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Communications Your Rights Online

Harvard: No, Crypto Isn't Making the FBI Go Dark 59

Trailrunner7 writes: The FBI and other law enforcement and intelligence agencies have warned for years that the increased use of encryption by consumers is making surveillance and lawful interception much more difficult, impeding investigations. But a new study by a group of experts at Harvard's Berkman Center says those claims are largely overblown and that the IoT revolution will give agencies plenty of new chances for clear-channel surveillance.

"We argue that communications in the future will neither be eclipsed into darkness nor illuminated without shadow. Market forces and commercial interests will likely limit the circumstances in which companies will offer encryption that obscures user data from the companies themselves, and the trajectory of technological development points to a future abundant in unencrypted data, some of which can fill gaps left by the very communication channels law enforcement fears will 'go dark' and beyond reach," the Berkman Center report says.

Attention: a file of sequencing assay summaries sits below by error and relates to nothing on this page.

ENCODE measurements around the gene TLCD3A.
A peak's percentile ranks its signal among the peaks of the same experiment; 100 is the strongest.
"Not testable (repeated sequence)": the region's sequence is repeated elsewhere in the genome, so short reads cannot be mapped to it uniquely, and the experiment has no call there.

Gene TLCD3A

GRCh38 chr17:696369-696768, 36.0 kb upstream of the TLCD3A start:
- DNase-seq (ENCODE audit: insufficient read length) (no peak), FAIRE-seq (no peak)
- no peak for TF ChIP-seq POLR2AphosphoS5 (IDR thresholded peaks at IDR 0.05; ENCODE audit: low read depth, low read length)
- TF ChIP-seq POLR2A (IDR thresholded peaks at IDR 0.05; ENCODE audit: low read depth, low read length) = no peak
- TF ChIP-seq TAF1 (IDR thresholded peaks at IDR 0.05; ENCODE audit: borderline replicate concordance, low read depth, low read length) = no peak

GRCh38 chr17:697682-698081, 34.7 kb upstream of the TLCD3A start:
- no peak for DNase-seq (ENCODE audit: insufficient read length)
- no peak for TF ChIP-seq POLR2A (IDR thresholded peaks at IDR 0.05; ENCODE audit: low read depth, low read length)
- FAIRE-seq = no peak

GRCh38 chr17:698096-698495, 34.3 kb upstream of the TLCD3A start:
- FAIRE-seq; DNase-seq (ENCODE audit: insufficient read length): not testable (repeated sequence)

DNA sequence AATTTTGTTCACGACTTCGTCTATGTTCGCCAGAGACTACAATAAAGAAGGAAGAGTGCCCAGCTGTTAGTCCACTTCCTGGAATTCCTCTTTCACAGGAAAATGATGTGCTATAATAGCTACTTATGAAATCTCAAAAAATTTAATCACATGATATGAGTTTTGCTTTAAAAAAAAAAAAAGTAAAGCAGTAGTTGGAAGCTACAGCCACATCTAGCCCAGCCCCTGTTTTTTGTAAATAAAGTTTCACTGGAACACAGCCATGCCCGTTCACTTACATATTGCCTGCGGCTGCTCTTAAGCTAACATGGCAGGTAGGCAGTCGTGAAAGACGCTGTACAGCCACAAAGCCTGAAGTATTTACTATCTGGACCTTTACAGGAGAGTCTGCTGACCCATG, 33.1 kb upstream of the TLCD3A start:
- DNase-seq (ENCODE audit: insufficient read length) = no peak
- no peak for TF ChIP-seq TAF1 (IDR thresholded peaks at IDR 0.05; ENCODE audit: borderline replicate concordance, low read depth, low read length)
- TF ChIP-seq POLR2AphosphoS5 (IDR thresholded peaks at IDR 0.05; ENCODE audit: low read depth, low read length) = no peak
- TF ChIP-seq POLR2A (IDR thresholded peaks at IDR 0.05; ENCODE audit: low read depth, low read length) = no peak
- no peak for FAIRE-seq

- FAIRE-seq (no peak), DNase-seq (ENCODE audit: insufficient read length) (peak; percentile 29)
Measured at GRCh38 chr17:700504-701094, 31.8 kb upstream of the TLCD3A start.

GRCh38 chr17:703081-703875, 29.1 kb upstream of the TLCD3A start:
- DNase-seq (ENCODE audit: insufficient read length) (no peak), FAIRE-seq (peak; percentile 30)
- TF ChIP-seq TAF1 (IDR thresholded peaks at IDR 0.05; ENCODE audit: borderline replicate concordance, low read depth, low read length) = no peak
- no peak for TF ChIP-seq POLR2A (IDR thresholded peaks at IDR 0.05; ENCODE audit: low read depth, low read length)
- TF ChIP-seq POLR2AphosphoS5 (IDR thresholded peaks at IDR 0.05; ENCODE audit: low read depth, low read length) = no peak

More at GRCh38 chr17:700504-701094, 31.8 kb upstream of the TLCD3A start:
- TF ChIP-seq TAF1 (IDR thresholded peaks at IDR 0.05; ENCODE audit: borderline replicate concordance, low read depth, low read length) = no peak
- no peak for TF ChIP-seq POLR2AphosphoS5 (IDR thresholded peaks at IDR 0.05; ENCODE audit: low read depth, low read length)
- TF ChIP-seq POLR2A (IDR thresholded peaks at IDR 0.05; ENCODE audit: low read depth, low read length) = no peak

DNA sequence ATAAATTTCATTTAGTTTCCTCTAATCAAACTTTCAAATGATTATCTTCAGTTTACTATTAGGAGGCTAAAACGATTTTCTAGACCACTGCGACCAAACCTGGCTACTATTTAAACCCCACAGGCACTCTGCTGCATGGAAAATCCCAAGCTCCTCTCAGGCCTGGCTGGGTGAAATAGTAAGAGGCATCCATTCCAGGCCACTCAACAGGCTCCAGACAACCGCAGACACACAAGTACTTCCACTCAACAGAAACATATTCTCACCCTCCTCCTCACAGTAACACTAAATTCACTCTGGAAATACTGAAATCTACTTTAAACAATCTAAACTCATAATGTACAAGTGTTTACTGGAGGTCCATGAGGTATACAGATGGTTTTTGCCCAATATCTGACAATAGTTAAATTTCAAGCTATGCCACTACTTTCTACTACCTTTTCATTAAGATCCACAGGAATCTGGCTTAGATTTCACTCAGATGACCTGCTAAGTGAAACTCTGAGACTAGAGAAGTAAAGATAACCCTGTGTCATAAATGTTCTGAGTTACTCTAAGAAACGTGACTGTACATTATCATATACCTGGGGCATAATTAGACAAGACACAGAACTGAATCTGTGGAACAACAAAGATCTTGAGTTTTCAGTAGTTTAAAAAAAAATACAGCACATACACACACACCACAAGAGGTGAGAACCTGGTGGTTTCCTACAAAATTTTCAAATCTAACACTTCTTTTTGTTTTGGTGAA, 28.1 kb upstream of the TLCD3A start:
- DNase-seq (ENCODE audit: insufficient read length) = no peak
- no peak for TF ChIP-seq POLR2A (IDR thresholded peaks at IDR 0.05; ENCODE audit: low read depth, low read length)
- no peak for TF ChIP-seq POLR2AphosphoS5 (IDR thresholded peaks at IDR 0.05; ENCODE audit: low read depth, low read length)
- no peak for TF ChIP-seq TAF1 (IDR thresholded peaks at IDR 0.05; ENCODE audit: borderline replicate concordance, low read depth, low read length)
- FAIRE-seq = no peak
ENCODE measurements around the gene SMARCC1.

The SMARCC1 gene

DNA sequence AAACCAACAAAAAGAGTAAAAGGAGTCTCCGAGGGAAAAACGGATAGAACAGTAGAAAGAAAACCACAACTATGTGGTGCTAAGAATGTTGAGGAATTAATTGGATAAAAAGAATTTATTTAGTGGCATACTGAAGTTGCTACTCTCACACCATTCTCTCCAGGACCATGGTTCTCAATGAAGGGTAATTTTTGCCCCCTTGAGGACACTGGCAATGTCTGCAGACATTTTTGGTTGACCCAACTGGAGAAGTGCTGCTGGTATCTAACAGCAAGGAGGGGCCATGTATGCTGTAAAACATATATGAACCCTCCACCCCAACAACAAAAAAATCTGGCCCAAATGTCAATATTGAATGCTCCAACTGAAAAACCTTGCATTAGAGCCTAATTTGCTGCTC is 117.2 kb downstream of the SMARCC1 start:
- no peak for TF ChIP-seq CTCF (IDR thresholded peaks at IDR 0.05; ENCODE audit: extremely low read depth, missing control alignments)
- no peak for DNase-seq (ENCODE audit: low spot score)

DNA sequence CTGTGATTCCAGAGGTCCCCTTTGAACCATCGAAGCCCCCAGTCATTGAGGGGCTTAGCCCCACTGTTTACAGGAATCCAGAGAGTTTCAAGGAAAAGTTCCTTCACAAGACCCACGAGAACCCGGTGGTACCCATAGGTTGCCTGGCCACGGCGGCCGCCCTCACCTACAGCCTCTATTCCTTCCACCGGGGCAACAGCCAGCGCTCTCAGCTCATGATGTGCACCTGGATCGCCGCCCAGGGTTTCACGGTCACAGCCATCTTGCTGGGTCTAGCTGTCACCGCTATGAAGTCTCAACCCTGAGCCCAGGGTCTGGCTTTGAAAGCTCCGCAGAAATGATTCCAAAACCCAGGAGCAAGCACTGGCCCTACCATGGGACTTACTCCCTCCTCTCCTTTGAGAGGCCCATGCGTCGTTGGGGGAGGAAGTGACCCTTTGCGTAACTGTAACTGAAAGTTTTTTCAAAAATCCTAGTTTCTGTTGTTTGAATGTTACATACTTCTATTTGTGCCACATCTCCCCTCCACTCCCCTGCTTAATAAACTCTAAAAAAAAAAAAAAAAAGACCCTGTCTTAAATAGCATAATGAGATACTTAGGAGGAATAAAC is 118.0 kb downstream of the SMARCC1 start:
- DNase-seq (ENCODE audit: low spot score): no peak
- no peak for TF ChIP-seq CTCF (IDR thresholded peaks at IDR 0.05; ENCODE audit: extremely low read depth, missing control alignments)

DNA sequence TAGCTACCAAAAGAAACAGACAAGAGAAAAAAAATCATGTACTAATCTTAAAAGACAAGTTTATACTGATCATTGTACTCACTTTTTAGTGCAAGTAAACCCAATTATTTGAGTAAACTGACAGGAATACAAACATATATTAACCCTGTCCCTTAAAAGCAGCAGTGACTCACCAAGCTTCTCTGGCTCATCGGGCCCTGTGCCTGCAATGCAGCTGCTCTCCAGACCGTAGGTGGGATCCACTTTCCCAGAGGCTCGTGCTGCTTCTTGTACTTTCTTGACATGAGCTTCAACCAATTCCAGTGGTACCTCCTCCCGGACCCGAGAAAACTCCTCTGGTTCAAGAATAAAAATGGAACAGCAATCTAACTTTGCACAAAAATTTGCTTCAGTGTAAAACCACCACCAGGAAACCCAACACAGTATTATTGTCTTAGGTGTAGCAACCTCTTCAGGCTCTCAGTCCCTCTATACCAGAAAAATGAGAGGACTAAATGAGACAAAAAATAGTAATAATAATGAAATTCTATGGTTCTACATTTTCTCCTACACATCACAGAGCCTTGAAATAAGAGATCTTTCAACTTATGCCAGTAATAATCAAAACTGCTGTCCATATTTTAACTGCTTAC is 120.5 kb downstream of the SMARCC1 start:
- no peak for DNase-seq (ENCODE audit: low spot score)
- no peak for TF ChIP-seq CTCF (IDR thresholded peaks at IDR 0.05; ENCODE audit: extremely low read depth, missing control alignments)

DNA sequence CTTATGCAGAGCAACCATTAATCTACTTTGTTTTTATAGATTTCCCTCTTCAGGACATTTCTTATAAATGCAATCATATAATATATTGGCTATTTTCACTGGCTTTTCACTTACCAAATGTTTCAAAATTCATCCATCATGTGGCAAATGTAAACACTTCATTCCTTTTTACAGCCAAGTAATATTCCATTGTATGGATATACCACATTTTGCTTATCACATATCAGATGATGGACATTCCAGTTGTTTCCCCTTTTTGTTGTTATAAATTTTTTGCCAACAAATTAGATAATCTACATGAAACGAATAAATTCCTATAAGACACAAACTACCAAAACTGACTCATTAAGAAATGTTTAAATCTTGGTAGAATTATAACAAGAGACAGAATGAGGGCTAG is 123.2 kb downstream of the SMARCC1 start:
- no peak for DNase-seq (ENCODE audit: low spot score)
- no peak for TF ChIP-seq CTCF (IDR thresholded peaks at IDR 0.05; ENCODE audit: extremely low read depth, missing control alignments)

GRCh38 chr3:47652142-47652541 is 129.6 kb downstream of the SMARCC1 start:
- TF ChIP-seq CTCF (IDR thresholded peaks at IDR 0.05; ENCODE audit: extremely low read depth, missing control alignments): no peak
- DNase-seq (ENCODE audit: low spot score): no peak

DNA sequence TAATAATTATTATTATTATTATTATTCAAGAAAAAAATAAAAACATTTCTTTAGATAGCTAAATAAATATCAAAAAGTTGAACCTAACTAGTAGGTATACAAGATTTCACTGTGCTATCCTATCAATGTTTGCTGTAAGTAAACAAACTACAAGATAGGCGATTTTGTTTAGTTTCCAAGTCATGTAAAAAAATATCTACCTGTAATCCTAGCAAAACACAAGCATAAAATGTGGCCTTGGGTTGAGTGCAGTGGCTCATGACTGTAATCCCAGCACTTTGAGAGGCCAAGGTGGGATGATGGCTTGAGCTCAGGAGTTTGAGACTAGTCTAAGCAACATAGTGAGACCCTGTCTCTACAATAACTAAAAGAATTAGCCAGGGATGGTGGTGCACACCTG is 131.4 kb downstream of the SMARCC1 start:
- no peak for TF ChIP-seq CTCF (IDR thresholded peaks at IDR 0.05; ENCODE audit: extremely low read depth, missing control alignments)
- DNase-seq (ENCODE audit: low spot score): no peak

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Harvard: No, Crypto Isn't Making the FBI Go Dark

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  • by Cyberpunk Reality ( 4231325 ) on Monday February 01, 2016 @07:31PM (#51417825)
    You'd think that all that Ivy League brainpower would be able to figure out that the FBI's empty posturing is exactly that. Of course, it's also very possible that its kabuki all the way down.
    • I am shocked. Wow, are you telling me you should never assume your secrets are safe? That should be written down as a principal somewhere.
    • by Anonymous Coward

      Harvard knows full well the FBI is lying, this entire study is Harvard's way of publicly calling them out.